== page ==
CHina’s loan Poor countries are booming as governments struggle to repay their loans to state-owned lenders such as the Export-Import Bank of China and the China Development Bank. So how will China manage the countries on the verge of default? Does it show the solidarity that a developing country can expect from others? Or will it emphasize his pound of meat?
Some people think that default will be good for China. It is often accused of “debt-trapping diplomacy”: lending large sums of money to poor countries to confiscate their strategic assets, such as ports, when they cannot repay. Truth is more rhythmic. A new effort to calculate China’s debt restructuring shows that when faced with a debtor who can’t repay a loan, China mostly just kicks off the road.
A new study by Sebastian Horn and Carmen Reinhart of the World Bank and Christoph Trebesh of the Kill Institute for the World Economy contains 261 examples of debt relief or revision since 2000. The devaluation includes the rescheduling of 149 canceled or interest-free loans by China’s Ministry of Commerce, mostly in the 2000s when debt relief became a factor. Yes7 Government and Irish rock star. The other 28 were to allow countries with no major debt crisis as part of the payment holiday Yes20’s response to the epidemic. It correctly reconstructed 84 (of which 30 were part of the TO) Yes20 enterprises, but countries under financial pressure).
All 22 members of the Paris Club, an informal group of governments from rich countries, including the United States, Japan, and Britain, compared China’s total of 158 to 84 credit accidents (see chart). Just before the prices of oil and other commodities exported by African countries began to fall in 2014, China was probably unlucky to lend heavily in bad times. In almost all of these cases, China has given borrowers more time to repay their loans. In just four cases, it has reduced the face value of debt (Cuba, Iraq and Serbia, twice). Its approach is similar to that of Western lenders in the 1980s, when they rarely provided deep debt relief.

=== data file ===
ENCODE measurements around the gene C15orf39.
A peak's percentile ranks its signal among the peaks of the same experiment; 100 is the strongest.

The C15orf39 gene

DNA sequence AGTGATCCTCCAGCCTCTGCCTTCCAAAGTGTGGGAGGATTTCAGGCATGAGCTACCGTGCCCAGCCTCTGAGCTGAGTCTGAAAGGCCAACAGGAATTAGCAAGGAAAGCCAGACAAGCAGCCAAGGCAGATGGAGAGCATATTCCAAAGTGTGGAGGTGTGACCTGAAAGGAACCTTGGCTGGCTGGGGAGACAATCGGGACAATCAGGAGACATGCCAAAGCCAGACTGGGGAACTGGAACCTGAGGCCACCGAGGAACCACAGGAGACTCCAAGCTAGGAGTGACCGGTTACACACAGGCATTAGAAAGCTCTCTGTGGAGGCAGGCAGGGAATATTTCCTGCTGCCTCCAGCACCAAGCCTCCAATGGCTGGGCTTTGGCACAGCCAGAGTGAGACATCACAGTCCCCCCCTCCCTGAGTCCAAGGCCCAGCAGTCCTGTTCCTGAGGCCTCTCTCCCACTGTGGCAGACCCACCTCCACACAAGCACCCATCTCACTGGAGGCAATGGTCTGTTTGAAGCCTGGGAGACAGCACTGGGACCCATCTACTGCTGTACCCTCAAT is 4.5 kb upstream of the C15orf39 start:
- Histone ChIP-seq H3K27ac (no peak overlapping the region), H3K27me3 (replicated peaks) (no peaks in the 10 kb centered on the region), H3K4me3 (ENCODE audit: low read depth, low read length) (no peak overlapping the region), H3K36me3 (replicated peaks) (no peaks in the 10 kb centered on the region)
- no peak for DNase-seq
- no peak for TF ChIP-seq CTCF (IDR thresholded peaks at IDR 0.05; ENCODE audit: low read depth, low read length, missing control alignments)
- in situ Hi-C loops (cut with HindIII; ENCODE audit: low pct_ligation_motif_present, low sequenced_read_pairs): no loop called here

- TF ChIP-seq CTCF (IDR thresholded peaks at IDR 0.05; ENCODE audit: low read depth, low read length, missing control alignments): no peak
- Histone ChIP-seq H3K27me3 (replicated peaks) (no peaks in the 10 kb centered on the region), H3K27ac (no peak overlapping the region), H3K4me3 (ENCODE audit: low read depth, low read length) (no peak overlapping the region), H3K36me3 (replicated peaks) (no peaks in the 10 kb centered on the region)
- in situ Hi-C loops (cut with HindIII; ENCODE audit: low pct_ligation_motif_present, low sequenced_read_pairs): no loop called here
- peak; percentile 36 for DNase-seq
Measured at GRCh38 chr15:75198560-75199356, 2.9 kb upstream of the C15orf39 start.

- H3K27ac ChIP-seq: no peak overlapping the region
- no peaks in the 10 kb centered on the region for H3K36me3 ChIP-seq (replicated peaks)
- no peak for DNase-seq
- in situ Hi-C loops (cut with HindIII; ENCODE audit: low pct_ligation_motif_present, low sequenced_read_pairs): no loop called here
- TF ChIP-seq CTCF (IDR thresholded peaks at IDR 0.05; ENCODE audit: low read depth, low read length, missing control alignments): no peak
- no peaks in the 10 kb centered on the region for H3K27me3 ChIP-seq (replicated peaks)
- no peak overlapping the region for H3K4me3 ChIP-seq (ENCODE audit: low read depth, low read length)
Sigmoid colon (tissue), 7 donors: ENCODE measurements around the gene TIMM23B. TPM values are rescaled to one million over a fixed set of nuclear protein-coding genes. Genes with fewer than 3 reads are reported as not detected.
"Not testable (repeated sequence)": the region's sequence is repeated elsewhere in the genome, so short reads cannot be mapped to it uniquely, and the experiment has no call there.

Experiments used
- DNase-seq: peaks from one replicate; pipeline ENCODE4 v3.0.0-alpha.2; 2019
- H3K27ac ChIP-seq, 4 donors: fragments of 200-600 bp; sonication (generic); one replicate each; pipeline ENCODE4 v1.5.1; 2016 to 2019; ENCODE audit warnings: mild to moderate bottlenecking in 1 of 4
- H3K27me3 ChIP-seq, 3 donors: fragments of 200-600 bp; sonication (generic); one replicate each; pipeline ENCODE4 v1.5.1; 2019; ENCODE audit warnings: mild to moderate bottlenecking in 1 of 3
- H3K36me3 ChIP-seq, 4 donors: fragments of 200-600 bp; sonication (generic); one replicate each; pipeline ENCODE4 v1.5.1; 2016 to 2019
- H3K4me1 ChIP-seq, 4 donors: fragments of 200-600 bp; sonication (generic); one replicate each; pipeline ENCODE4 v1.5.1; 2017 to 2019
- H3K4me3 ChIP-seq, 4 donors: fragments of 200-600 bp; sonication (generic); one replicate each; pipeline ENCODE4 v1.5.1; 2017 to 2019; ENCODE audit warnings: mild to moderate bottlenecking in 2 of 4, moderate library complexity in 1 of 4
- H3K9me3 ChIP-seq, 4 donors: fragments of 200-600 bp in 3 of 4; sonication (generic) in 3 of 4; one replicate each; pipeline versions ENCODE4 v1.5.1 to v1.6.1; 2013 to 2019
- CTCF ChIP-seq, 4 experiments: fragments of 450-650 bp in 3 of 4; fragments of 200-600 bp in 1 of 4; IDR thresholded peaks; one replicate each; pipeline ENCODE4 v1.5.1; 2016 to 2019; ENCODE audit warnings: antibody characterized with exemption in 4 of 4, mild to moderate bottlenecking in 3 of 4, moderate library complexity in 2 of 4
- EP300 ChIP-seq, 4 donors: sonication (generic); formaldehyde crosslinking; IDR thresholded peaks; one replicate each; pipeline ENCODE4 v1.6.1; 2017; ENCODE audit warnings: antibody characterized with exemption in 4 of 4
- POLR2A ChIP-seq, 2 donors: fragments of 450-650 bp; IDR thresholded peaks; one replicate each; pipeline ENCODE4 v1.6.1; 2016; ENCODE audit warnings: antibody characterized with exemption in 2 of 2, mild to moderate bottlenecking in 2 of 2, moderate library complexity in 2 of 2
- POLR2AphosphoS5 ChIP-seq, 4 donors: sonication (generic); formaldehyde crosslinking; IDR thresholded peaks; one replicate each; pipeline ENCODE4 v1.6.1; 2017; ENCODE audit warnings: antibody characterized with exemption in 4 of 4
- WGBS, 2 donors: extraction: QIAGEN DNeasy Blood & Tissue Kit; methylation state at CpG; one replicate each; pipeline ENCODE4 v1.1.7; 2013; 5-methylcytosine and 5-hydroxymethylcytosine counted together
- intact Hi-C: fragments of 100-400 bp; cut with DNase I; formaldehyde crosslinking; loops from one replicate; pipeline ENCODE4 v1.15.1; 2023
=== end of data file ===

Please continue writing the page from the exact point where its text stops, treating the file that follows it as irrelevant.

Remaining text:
The epidemic could force China to move from tolerance to forgiveness. Otherwise the authors fear that a debt “overhang” could hinder the growth of poor countries. China has joined it YesThe “general structure” of the 20’s was for debt relief, in line with the Paris Club. To become a major lender to poor countries, China has followed in the footsteps of the club’s leading economic powers. It has also repeated many of their mistakes. Now it must follow them to write down some of his past mistakes. Who is the sister of China?
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This article was published in the Finance and Economics section of the print edition entitled “How to Default in China”